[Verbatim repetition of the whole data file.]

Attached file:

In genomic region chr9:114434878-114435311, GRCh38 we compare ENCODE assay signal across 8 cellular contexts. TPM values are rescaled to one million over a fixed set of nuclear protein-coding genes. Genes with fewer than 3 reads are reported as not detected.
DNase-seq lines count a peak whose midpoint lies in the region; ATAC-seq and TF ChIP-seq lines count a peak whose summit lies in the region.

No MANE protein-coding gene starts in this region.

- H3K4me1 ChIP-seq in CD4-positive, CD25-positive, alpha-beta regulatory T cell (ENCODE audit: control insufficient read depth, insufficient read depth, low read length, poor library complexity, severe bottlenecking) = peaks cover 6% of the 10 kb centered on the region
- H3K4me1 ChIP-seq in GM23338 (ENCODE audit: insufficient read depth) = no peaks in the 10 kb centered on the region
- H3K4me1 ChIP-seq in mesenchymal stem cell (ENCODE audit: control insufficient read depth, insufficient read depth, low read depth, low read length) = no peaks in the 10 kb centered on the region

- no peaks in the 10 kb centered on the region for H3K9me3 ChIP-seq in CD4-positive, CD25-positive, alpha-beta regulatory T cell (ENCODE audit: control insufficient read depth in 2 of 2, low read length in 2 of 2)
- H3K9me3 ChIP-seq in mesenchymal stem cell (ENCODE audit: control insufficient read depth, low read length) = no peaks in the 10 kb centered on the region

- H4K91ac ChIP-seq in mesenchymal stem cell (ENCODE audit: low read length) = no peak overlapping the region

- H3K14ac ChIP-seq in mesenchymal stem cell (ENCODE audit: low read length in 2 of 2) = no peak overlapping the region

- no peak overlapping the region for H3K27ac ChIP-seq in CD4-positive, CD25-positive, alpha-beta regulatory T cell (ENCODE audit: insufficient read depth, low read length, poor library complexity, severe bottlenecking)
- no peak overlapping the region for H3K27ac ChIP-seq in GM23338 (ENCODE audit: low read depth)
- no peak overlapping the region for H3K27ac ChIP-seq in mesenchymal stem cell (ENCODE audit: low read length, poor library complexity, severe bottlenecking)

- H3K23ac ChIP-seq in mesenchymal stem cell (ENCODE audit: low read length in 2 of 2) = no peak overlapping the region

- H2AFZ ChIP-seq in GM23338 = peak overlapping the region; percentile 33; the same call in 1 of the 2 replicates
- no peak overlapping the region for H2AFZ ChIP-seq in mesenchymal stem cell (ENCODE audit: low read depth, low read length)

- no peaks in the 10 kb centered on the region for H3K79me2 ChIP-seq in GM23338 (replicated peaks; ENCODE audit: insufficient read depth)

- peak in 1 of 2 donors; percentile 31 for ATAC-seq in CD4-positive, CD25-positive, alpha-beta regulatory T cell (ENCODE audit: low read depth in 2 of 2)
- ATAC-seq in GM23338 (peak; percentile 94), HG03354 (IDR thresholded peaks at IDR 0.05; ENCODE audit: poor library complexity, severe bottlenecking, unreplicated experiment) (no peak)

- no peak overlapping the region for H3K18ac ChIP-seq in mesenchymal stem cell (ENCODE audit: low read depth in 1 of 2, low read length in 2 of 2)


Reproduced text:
In genomic region chr9:114434878-114435311, GRCh38 we compare ENCODE assay signal across 8 cellular contexts. TPM values are rescaled to one million over a fixed set of nuclear protein-coding genes. Genes with fewer than 3 reads are reported as not detected.
DNase-seq lines count a peak whose midpoint lies in the region; ATAC-seq and TF ChIP-seq lines count a peak whose summit lies in the region.

No MANE protein-coding gene starts in this region.

- H3K4me1 ChIP-seq in CD4-positive, CD25-positive, alpha-beta regulatory T cell (ENCODE audit: control insufficient read depth, insufficient read depth, low read length, poor library complexity, severe bottlenecking) = peaks cover 6% of the 10 kb centered on the region
- H3K4me1 ChIP-seq in GM23338 (ENCODE audit: insufficient read depth) = no peaks in the 10 kb centered on the region
- H3K4me1 ChIP-seq in mesenchymal stem cell (ENCODE audit: control insufficient read depth, insufficient read depth, low read depth, low read length) = no peaks in the 10 kb centered on the region

- no peaks in the 10 kb centered on the region for H3K9me3 ChIP-seq in CD4-positive, CD25-positive, alpha-beta regulatory T cell (ENCODE audit: control insufficient read depth in 2 of 2, low read length in 2 of 2)
- H3K9me3 ChIP-seq in mesenchymal stem cell (ENCODE audit: control insufficient read depth, low read length) = no peaks in the 10 kb centered on the region

- H4K91ac ChIP-seq in mesenchymal stem cell (ENCODE audit: low read length) = no peak overlapping the region

- H3K14ac ChIP-seq in mesenchymal stem cell (ENCODE audit: low read length in 2 of 2) = no peak overlapping the region

- no peak overlapping the region for H3K27ac ChIP-seq in CD4-positive, CD25-positive, alpha-beta regulatory T cell (ENCODE audit: insufficient read depth, low read length, poor library complexity, severe bottlenecking)
- no peak overlapping the region for H3K27ac ChIP-seq in GM23338 (ENCODE audit: low read depth)
- no peak overlapping the region for H3K27ac ChIP-seq in mesenchymal stem cell (ENCODE audit: low read length, poor library complexity, severe bottlenecking)

- H3K23ac ChIP-seq in mesenchymal stem cell (ENCODE audit: low read length in 2 of 2) = no peak overlapping the region

- H2AFZ ChIP-seq in GM23338 = peak overlapping the region; percentile 33; the same call in 1 of the 2 replicates
- no peak overlapping the region for H2AFZ ChIP-seq in mesenchymal stem cell (ENCODE audit: low read depth, low read length)

- no peaks in the 10 kb centered on the region for H3K79me2 ChIP-seq in GM23338 (replicated peaks; ENCODE audit: insufficient read depth)

- peak in 1 of 2 donors; percentile 31 for ATAC-seq in CD4-positive, CD25-positive, alpha-beta regulatory T cell (ENCODE audit: low read depth in 2 of 2)
- ATAC-seq in GM23338 (peak; percentile 94), HG03354 (IDR thresholded peaks at IDR 0.05; ENCODE audit: poor library complexity, severe bottlenecking, unreplicated experiment) (no peak)

- no peak overlapping the region for H3K18ac ChIP-seq in mesenchymal stem cell (ENCODE audit: low read depth in 1 of 2, low read length in 2 of 2)